…the overwhelming evidence is that human beings, regardless of occupation, simply cannot perform the same at night as they do during the day.

The same American Journal of Surgery published research in 2008 that concluded:

“Fatigue and sleep deprivation cause a significant deterioration in the surgical residents’ cognitive skills as measured by virtual reality simulation. Psychomotor skills are also negatively impacted during tasks that require a combination of psychomotor and cognitive skills.”

There is a dynamic in the medical community much like other communities that have  ”carved in stone” processes and schedules and want to avoid change.  That is understandable. However, the overwhelming evidence is that human beings, regardless of occupation, simply cannot perform the same at night as they do during the day. Over interpreting narrow research does not change that fact.

How fatigued employees affect your business

The long-term impact of sleep deprivation on employees is real and tangible. It is estimated that 30% of employees sleep fewer than six hours a night. This accumulation of sleep debt can lead to less energy, poorer cognitive function, less productivity, and a decreased ability to cope with stress in the workplace.

This infographic from the Pulse Institute demonstrates the challenges to workplace productivity that exist when employees are not sufficiently rested, including:

  • 23% reduced concentration
  • 18% reduced memory function
  • 9% increased difficulty in performing work or volunteer tasks

Fatigued workers contribute to on the job errors – the cost of which affects an organization’s performance, safety and bottom line. What are you doing to address fatigue in your workforce?

AsleepOnTheJob

It’s 3 am, do you know how fatigued your workers are?

When the news of the Chicago train derailment came across our desks last week, we immediately took notice of the time of day the incident occurred. We know from experience and science, that 3 AM is not an optimal time for us to be up and about, performing safety sensitive tasks.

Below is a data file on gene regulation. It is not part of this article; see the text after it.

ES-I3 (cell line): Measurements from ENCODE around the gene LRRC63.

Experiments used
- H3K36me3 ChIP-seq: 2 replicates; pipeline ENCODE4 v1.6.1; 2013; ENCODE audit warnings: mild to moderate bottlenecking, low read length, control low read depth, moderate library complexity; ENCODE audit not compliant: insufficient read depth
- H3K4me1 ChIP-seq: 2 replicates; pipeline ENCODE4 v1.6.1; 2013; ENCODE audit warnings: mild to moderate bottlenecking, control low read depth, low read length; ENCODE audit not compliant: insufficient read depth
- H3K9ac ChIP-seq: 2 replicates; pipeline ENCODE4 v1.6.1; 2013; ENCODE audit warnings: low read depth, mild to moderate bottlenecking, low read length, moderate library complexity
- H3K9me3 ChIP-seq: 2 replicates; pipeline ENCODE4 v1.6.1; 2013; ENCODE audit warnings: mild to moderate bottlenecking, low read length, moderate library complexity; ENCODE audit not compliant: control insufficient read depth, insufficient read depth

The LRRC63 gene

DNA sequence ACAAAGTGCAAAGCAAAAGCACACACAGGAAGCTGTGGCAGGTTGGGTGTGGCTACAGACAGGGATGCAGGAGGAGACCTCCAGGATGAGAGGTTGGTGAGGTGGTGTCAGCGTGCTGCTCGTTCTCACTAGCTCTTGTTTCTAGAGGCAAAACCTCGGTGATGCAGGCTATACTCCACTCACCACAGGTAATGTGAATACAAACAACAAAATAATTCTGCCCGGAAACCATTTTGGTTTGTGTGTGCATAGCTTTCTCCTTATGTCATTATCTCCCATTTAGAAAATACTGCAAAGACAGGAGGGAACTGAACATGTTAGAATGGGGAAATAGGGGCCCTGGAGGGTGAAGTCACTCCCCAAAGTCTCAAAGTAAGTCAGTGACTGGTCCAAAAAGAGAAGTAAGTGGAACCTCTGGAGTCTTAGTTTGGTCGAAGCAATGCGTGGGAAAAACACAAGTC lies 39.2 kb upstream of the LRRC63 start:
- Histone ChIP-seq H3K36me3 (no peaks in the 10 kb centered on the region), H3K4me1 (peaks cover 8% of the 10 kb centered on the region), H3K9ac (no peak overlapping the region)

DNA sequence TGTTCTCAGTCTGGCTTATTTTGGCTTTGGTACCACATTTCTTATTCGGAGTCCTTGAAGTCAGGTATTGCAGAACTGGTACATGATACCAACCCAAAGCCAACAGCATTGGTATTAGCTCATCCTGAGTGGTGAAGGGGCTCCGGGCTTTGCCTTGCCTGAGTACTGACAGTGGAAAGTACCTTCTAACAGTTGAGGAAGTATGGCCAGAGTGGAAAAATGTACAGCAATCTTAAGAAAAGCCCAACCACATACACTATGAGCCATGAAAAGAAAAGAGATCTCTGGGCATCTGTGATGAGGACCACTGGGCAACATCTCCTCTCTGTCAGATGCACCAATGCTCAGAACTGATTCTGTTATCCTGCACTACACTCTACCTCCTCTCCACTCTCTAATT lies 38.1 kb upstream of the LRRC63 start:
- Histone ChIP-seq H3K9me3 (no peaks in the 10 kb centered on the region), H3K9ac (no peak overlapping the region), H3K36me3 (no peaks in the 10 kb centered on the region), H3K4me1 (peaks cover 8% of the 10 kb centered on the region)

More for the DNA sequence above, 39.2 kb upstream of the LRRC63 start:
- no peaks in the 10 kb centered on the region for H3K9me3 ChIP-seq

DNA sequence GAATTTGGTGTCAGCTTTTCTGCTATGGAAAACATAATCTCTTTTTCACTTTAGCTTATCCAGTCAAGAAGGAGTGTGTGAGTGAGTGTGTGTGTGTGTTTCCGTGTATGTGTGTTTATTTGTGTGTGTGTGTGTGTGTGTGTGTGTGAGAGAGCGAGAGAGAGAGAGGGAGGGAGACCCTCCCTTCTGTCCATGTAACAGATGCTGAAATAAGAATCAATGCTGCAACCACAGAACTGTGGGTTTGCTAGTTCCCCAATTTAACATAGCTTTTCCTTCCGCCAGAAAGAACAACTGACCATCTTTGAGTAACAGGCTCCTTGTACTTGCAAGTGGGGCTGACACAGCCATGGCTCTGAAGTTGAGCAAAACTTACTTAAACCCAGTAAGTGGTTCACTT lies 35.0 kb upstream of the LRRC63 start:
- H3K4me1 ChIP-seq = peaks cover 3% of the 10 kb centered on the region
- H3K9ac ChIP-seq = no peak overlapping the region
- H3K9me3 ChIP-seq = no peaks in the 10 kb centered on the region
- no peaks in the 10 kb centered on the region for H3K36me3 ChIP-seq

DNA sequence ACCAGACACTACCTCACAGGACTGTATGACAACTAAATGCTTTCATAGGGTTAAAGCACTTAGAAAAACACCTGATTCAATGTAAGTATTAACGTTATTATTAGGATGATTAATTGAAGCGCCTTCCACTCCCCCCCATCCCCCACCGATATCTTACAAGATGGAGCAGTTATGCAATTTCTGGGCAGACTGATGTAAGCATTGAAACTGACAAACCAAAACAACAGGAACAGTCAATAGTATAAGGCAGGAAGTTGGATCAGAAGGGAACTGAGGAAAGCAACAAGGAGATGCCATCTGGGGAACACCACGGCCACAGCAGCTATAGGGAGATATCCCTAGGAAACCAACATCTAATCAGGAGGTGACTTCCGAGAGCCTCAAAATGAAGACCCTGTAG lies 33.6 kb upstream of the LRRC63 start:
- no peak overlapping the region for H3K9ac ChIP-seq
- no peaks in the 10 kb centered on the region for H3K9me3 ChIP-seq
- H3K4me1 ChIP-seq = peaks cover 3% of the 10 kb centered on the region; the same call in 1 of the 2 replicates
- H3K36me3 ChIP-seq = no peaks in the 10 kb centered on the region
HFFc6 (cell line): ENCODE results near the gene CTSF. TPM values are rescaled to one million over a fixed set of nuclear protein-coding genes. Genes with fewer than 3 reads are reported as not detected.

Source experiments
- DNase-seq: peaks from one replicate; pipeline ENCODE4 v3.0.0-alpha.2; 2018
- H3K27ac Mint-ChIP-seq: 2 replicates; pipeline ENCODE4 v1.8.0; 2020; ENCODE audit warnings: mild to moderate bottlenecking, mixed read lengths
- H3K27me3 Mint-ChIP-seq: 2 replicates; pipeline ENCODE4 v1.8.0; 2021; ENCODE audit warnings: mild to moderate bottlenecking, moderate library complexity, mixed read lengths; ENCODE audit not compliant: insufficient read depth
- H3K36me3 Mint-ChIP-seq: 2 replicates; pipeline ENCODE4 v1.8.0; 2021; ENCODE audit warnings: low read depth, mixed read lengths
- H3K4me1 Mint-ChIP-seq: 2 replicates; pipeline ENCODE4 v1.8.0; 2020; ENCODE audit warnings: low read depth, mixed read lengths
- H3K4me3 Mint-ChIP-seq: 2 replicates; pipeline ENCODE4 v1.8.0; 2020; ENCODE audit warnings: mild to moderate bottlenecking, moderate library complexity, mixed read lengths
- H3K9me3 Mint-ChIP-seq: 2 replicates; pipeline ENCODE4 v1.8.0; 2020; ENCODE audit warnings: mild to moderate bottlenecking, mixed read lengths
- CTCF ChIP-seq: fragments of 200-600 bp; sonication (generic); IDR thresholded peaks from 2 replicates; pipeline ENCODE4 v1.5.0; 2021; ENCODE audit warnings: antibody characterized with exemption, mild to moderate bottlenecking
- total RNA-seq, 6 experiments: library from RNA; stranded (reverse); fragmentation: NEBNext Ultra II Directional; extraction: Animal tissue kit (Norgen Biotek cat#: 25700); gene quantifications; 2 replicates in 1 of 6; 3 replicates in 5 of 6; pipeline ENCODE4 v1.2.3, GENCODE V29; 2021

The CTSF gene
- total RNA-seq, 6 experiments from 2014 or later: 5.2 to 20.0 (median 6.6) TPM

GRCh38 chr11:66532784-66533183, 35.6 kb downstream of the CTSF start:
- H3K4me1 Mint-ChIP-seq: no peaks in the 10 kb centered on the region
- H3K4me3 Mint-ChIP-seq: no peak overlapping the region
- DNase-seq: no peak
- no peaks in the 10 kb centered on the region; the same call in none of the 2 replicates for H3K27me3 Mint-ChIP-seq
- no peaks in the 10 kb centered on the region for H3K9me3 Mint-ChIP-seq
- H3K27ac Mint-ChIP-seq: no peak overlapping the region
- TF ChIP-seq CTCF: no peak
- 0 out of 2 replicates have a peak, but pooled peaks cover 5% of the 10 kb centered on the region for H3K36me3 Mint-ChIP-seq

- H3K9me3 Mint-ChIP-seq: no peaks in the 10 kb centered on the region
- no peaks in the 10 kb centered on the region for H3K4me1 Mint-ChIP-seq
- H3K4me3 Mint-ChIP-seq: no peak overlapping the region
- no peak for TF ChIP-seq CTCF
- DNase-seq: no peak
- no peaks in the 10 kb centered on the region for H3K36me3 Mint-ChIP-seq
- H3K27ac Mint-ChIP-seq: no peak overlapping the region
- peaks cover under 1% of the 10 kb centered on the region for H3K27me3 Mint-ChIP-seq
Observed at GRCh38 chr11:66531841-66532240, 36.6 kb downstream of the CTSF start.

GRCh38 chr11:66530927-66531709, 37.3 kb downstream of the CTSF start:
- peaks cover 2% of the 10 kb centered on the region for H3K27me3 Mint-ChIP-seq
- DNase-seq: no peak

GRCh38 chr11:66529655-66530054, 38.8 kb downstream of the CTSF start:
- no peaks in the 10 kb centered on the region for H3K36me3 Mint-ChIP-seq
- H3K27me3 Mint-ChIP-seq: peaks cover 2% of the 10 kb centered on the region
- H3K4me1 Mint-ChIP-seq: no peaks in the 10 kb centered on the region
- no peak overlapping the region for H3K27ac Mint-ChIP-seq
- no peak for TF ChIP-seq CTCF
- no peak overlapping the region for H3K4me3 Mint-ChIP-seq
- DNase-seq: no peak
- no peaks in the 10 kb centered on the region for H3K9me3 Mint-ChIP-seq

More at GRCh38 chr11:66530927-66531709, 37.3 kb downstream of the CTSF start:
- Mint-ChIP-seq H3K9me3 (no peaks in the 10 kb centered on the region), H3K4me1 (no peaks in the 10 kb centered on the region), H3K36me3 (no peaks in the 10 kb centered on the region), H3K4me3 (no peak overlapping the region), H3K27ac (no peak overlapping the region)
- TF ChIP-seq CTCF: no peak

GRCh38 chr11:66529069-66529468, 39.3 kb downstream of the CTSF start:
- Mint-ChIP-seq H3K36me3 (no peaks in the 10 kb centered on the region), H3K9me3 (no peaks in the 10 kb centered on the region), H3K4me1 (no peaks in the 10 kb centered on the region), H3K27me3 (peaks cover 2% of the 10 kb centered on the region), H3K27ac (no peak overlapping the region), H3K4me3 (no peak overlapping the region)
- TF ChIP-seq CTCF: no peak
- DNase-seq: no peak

In our 24-hour society, however, the world doesn’t shut down at night so that everyone can go to sleep. Police officers need to respond to emergencies, nurses need to tend to patients, machinery operators need to make sure facilities keep running, and transportation workers need to make sure travellers are delivered safely to their destinations – at all hours of the day.

The responsibility to ensure these, and other shift-related jobs, are performed effectively and without risk to human safety must be shared by both the employer and the worker. There are number of variables which can contribute to someone’s level of fatigue on the job – Are the work shifts inconsistent? Does their work schedule give them enough time off to sleep? Does the worker have a sleep disorder? Does the worker have children at home who are keeping them up? Does the sleeping environment of the worker allow for restful sleep? Does the worker make an effort to obtain 7-9 hours of sleep per day? … this list could go on.

The fact is, all of these specific variables (and more) can be addressed if an employer asks two questions:

  • Does the work schedule provide the worker with the opportunity to maintain regular, sufficient sleep?
  • Is the worker taking advantage of the sleep opportunity being provided to them?

Obtaining objective answers to these questions is actually easier than one might think. The technology and tools to analyze work schedules and measure worker’s sleep is commercially available. (Full disclosure here, we are talking about Fatigue Science technology.) These tools can help employers identify the possibility of worker’s accumulating sleep debt based on their schedules, in a scientifically-validated and meaningful way. They can also help organizations identify if their workers are indeed accumulating risk-inducing levels of sleep debt due to insufficient sleep, whether related to schedule, lifestyle, health or a combination of these factors. By identifying the causes of fatigue in the workplace, organizations and employees can start to manage these variables.